The Alternative to War and Poverty
The U.S. government spent $2.25 trillion last year, not counting Social Security. This pile of dollar bills could be laid out end to end and stretch from the earth to the sun and back, and still have enough left over to get to Mars.
According to the War Resisters League, about half of this eye-popping sum goes to military spending.
The League arrives at this figure by adding the official Pentagon budget for 2006 ($450 billion), plus the “supplemental” funds that Congress granted for the occupations of Afghanistan and Iraq ($120 billion), plus the Department of Energy’s nuclear weapons maintenance and development costs ($17 billion), plus veterans’ benefits ($76 billion), plus the portion of federal debt interest payments accrued from past military spending (at least $275 billion), plus another $10-20 billion from various federal departments that goes toward military costs.
Lest you imagine that rank-and-file soldiers and sailors are rolling in the dough, keep in mind that only $110 billion of military spending goes to salaries, and only $76 billion for VA benefits. In fact, starting pay for an Army private is about $16,000 a year.
By way of comparison, China spent $35 billion on its military last year. Since the former USSR collapsed in 1991, U.S. military spending has increased by over 50 percent. By and large, this obscene military budget inflation has been a bipartisan effort, with the parties squabbling over this or that high-tech system, and this or that base closure.
The people of Iraq and Afghanistan are suffering most acutely from the U.S. government’s militarism. But working-class people here in the U.S. are bearing the costs as well.
Over the past few years, the Bush administration and Congress have cut billions of dollars in social spending, hitting the poorest people in our society the hardest. These cuts have done real and lasting damage to millions of people’s lives.
But to understand the structural role of the federal budget in maintaining inequality in U.S. society, you have to step back from the budget cuts and look at the overall budget itself.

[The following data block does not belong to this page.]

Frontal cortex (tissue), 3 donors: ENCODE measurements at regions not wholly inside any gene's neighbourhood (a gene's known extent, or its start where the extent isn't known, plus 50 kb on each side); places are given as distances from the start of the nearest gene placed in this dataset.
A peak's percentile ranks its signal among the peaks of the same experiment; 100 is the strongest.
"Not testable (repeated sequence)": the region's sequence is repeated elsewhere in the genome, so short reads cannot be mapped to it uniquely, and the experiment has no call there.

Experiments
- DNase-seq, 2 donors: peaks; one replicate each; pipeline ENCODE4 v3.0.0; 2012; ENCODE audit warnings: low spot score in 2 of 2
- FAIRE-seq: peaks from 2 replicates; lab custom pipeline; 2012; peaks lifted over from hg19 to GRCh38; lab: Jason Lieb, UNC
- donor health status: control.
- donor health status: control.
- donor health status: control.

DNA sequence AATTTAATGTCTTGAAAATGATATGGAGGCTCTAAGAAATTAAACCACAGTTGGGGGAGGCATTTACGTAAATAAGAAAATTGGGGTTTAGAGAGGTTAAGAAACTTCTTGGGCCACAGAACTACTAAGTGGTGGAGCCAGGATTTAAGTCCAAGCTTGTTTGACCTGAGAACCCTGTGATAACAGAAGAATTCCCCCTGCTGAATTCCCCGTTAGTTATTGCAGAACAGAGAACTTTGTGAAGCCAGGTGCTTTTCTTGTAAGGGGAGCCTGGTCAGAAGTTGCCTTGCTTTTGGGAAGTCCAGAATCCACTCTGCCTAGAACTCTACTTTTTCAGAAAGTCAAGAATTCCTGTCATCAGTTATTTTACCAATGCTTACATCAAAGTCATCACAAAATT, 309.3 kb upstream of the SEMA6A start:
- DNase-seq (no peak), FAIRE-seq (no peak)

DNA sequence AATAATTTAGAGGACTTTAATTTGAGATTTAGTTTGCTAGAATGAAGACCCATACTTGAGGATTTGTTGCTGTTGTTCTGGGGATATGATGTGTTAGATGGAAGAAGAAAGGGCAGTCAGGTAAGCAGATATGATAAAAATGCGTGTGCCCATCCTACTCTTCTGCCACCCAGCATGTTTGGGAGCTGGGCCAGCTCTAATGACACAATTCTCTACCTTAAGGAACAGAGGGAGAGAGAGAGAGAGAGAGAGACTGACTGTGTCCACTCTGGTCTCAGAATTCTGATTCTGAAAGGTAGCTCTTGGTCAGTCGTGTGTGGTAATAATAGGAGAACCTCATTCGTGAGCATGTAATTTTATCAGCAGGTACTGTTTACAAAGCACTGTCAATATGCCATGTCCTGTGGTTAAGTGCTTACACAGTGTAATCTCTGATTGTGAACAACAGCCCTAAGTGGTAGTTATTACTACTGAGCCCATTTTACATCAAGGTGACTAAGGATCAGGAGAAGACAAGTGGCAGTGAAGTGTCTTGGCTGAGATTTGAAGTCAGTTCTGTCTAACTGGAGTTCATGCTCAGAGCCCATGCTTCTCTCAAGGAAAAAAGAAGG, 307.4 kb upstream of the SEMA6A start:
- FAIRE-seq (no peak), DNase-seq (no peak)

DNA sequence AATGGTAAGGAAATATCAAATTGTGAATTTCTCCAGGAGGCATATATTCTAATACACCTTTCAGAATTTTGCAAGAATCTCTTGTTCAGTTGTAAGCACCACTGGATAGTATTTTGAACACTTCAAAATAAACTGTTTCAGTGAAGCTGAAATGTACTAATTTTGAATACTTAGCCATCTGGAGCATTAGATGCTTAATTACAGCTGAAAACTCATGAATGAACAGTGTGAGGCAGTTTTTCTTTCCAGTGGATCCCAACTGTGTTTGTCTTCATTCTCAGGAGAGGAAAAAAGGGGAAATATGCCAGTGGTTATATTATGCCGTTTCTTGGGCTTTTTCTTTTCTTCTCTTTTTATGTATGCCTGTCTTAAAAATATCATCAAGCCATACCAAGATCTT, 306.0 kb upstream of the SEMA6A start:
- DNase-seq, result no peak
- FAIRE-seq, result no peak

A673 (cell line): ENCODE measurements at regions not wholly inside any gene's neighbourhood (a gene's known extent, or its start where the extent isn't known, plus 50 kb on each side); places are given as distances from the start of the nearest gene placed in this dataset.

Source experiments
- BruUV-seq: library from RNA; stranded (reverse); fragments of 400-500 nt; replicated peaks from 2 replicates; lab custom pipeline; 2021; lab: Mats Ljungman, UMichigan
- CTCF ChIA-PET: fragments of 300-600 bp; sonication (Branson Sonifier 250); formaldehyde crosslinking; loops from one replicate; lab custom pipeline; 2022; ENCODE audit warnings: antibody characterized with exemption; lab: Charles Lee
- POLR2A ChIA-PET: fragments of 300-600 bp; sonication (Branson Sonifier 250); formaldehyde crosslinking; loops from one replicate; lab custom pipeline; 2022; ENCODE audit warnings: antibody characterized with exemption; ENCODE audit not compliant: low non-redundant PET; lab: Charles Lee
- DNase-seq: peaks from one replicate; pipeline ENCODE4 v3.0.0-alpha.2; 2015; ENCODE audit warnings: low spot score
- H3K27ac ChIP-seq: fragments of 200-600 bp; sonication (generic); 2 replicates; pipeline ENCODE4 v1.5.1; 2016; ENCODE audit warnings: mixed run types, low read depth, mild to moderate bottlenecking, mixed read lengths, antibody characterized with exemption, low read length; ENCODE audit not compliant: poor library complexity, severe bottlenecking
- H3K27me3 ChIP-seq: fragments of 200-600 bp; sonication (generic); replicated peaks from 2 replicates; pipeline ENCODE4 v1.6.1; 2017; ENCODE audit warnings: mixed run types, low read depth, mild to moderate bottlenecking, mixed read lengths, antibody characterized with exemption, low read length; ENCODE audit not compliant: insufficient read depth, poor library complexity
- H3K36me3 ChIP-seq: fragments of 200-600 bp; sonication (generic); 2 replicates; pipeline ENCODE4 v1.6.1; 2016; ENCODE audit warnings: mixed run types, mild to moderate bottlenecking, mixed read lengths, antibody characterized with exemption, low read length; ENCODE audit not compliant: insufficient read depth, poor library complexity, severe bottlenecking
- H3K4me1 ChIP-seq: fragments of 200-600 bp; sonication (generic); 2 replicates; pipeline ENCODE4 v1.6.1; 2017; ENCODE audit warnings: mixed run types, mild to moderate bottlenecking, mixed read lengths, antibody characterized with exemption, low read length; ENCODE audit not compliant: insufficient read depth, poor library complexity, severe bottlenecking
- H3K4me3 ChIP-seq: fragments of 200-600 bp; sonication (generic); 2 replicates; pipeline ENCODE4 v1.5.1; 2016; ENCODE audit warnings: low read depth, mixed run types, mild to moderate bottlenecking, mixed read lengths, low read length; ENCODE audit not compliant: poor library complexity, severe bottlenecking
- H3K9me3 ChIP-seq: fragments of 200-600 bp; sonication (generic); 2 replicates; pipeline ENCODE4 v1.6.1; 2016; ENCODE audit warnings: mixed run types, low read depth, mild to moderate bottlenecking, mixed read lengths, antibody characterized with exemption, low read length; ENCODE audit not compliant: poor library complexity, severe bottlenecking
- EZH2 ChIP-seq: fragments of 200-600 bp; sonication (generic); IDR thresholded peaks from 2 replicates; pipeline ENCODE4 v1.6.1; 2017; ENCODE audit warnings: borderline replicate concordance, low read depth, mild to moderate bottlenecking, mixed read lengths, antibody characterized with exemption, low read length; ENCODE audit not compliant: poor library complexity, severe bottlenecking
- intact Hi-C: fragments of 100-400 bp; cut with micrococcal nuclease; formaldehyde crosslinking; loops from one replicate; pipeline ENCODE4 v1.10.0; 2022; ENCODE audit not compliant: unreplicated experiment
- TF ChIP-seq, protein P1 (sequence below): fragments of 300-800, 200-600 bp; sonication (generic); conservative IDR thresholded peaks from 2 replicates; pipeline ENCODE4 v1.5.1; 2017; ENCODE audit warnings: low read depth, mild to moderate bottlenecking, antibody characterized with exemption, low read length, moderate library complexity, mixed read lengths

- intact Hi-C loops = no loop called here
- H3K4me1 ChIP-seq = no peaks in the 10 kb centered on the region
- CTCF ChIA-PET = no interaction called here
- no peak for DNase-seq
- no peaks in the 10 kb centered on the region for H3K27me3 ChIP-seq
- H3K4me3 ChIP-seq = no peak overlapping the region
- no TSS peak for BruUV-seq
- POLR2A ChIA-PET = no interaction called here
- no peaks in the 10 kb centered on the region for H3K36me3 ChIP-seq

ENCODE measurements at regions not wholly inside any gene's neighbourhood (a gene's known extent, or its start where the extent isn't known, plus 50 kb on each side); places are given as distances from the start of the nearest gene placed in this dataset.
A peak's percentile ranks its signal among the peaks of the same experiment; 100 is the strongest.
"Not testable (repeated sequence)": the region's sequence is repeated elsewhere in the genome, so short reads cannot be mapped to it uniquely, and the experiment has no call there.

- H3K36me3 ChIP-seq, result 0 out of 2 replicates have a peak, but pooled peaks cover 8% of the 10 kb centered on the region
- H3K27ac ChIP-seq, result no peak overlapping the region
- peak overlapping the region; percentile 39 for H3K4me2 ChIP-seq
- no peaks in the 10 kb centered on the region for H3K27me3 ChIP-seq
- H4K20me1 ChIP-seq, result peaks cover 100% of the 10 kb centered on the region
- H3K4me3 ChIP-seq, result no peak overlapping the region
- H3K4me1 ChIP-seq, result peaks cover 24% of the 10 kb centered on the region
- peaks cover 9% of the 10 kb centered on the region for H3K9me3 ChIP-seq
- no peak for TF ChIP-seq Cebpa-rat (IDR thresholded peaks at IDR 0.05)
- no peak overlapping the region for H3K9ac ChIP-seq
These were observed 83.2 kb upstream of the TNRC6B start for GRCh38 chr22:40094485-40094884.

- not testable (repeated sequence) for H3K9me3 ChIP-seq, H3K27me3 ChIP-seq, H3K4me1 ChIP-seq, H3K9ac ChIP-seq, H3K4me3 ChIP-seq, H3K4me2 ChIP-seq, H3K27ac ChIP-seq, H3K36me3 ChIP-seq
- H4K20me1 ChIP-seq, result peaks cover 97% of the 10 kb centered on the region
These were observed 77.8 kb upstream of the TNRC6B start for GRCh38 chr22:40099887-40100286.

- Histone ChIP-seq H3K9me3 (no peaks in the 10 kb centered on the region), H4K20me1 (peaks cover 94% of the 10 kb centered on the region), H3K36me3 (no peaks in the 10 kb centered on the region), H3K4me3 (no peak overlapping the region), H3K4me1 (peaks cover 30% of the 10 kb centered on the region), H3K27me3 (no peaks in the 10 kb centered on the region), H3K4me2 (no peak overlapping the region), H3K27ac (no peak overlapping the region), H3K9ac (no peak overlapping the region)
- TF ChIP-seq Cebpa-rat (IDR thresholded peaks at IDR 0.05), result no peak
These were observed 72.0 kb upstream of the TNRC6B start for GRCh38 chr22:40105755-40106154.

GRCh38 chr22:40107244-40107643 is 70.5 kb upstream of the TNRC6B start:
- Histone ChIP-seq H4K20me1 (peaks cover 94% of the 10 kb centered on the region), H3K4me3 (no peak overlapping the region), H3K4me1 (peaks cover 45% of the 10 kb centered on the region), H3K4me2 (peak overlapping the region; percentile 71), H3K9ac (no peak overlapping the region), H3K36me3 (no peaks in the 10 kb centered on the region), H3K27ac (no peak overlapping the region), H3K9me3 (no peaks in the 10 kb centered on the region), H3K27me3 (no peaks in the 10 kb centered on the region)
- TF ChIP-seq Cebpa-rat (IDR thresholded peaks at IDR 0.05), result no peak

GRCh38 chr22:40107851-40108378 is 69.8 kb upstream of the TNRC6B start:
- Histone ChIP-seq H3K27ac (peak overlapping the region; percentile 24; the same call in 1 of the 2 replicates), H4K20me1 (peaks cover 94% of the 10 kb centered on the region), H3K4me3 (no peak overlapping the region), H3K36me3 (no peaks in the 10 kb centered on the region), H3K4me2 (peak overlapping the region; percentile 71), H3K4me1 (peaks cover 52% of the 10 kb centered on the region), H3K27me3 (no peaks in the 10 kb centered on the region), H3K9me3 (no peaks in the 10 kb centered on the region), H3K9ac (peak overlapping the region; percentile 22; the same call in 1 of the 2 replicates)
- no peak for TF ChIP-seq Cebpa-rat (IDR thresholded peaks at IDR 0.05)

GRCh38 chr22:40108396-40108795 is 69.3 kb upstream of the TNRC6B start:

There is no better way to understand the bipartisan consensus in Washington than to compare the endless rhetoric of both parties about “putting education first” with the actual amount they are willing to spend on it.
Federal budgets are notoriously difficult to understand because of all the small print, but the U.S. Department of Education’s budget is around $70 billion, depending on exactly how you count it. This has remained relatively stable over the last 10 years, going up and down by 10 percent per year.
The Education Department estimates that total education spending in the U.S. is around $909 billion (K-12 and college, public and private), most of it funded at the state and local level.
These figures tell you two things: First, that the federal government doesn’t really care about education at all, as it funds less than 10 percent of it; and two, that military spending exceeds all spending on education at all levels. So the next time your hear a politician talking about education, keep these figures in mind.
The fact that the federal government refuses to take responsibility for funding public education means that local school districts are left to survive off local property taxes, which is one of the main reasons for the dramatic inequality between schools. Districts with high property taxes (in upper-middle class and rich areas) do fine, while districts with low property taxes (in working-class suburbs, inner cities and rural areas) get -- to paraphrase Bush -- left behind.
The easiest way to redress inequality in our schools would be for the Department of Education to exchange budgets with the Department of Defense.
While this might be considered “unrealistic,” let’s take a moment to look at the potential benefits before we dismiss it out of hand.